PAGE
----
2 fashion insiders on where to find Boston’s best vintage everything

From denim to boots to cocktail dresses.

Justin Pomerleau
Justin Pomerleau and his wife, Emmy Sawich, in front of the shop. Ben Wheeler

For an essential guide to the city, sign up for How to Boston,’s weekly culture and lifestyle newsletter.

Boston can be a tricky city for vintage goods, and no one knows that better than two of the city’s biggest fans: Amanda Dugay Forrester, owner of freelance fashion styling firm Wardrobe by Redbird, and Justin Pomerleau, co-owner of Allston’s Vivant Vintage.

“Vintage is already intimidating to people, but there’s an even smaller scene in Boston because of the large tech and student populations,” Dugay Forrester said. “Workplace dress codes mean people can’t necessarily dress creatively all the time.”

Both Dugay Forrester and Pomerleau cited rising rents, the popularity of online retail, and the recent closure of several long-standing vintage stores, like Somerville’s Artifaktori and local chain Second Time Around, as reflections of waning vintage culture in the city. Still, both Dugay Forrester and Pomerleau are committed to investing in, and perpetuating, the city’s vintage offerings.


“As much as I love online shopping, you have to dig [for vintage],” Dugay Forrester said. “That’s part of the fun.”

We asked Dugay Forrester and Pomerleau for tips on how and where to score the best in Boston vintage, from cowboy boots to cocktails dresses. Whether you’re wandering booths or picking up well-worn Levi’s at Pomerleau’s own Vivant Vintage, Dugay Forrester offers this advice for making the most out of the treasure hunt: “Be super open-minded. Just try everything.”

Amanda Dugay Forrester

Amanda Dugay Forrester at the SoWa Vintage Market.

Retail Shops

High Energy Vintage
Both Dugay Forrester and Pomerleau love this Somerville shop for its menswear and video games, as well as its vinyl and vintage electronic gear. “It’s harder to find shops that have a strong menswear curation, but High Energy has it all, from flannels to cowboy boots,” Dugay Forrester said.

Great Eastern Trading Company
Even if you’ve already been, Dugay Forrester suggests revisiting this funky Cambridge standby — the large shop changed hands recently, and it offers a mix of costume and vintage gear. “It’s a whole new level of awesome now,” she said. While there’s an abundance of Western shirts and cowboy boots to be found, she particularly loves it for its selection of dresses, including vintage wedding gowns. Appointments can be made by brides-to-be who are looking to find their something old among the store’s collected inventory.


Vivant Vintage
Dugay Forrester pegged Pomerleau’s shop as one of her favorite spots for denim, boots, and jewelry. Vivant boasts a denim bar full of jeans for men and women, as well as a large collection of silver and turquoise rings. Pomerleau suggests visiting the shop during its popular events, like Tarot and Tea, happening on Jan. 28, during which shoppers can enjoy free drinks and tarot readings while they browse the shop’s selection of clothing and oddities.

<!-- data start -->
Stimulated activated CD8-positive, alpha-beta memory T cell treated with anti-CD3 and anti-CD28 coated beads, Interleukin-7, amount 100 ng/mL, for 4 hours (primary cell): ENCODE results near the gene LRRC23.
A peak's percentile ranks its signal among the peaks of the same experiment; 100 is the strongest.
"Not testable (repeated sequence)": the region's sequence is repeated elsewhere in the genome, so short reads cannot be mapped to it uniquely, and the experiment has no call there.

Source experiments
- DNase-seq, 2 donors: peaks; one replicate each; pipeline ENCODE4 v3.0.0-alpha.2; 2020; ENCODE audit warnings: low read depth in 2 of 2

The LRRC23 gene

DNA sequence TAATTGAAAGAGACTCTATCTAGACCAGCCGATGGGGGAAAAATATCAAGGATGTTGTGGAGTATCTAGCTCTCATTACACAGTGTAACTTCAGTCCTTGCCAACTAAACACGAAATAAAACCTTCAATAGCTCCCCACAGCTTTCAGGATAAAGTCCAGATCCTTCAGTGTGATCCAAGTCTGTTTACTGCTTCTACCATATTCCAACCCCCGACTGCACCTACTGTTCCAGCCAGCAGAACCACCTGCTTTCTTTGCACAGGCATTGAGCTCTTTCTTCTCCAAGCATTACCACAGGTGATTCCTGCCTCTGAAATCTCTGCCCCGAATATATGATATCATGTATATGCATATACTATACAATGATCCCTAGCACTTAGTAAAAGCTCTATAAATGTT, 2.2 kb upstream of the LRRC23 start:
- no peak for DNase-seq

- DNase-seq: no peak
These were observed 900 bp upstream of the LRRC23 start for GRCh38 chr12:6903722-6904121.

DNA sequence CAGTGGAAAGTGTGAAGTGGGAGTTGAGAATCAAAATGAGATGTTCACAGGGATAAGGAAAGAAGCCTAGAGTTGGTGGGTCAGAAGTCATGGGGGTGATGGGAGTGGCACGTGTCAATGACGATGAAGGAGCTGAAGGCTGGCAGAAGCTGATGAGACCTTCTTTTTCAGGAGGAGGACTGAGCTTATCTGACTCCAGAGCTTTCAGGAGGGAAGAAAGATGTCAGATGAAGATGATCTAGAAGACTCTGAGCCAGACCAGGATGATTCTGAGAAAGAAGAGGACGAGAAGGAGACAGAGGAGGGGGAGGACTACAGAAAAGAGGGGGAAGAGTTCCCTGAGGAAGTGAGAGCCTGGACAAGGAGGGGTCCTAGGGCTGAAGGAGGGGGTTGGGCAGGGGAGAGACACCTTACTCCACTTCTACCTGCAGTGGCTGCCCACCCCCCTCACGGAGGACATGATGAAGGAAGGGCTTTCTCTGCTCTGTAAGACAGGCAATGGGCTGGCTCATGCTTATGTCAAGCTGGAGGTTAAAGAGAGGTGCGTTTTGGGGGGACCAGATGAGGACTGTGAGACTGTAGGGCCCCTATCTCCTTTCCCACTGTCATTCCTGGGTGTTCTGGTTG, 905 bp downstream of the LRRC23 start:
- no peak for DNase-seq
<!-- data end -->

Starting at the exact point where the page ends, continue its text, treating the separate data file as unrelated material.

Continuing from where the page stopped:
This Fenway newcomer features streetwear from the ‘80s and ‘90s, a focus Dugay Forrester calls “brilliant” considering the student populations that reside nearby. Find acid-washed jeans, embroidered hoodies, and track jackets for men and women among this multi-dealer shop’s well-packed racks.

Bobby from Boston Warehouse
Popular vintage retailer Bobby from Boston has a secret, and it’s in Lynn. The high-end South End outfitter of fashionistas and period films the city over also owns a warehouse on the North Shore, chock-full of everything from vintage baseball uniforms to sequin cocktail dresses. You can make an appointment to visit the well-priced treasure trove, or check the warehouse’s Instagram account for public opening announcements.

The Garment District
“People say they have a hard time finding great stuff here, but the trick is to go often,” Dugay Forrester said. The two-floor staple of Boston’s vintage scene bills itself as “an alternative department store” and includes a large costume selection, ample menswear offerings, and used clothing ranging from turn-of-the-century to today. Motivated shoppers should be sure to dig around in the “Dollar-A-Pound” area, where piles of clothing sometimes yield diamonds in the rough.


 Justin Pomerleau (cq) , Creativ Extradordinaire ( his title) of clothing store Vivant Vintage

Justin Pomerleau of Vivant Vintage.


SoWa Vintage Market
Pomerleau finds larger markets to be some of the best places for vintage, noting that “people like the ephemera aspect” of a space occupied by multiple vendors with different points of view. The SoWa Vintage Market, located downstairs at the SoWa Market, is open year-round, featuring booths from vendors whose focuses range from clothing to housewares to lighting to furniture. Dugay Forrester is particularly fond of Wishlist, a vendor specializing in women’s clothing from the 1930s through the 1980s. “Every single thing on the rack is so well curated,” she said.

Brimfield Antique Show
Pomerleau curates the “Traveling Spectacular,” an enormous tent housing multiple vendors at the region’s most famous antiques fair, and Dugay Forrester has some pro advice for making the most of what can be an overwhelming event: “Go in July,” she said. “Fewer people go [then than in the spring and fall], because it’s so hot, so you get great deals. Make sure to bring sunblock, drink lots of water, and wear comfortable shoes.”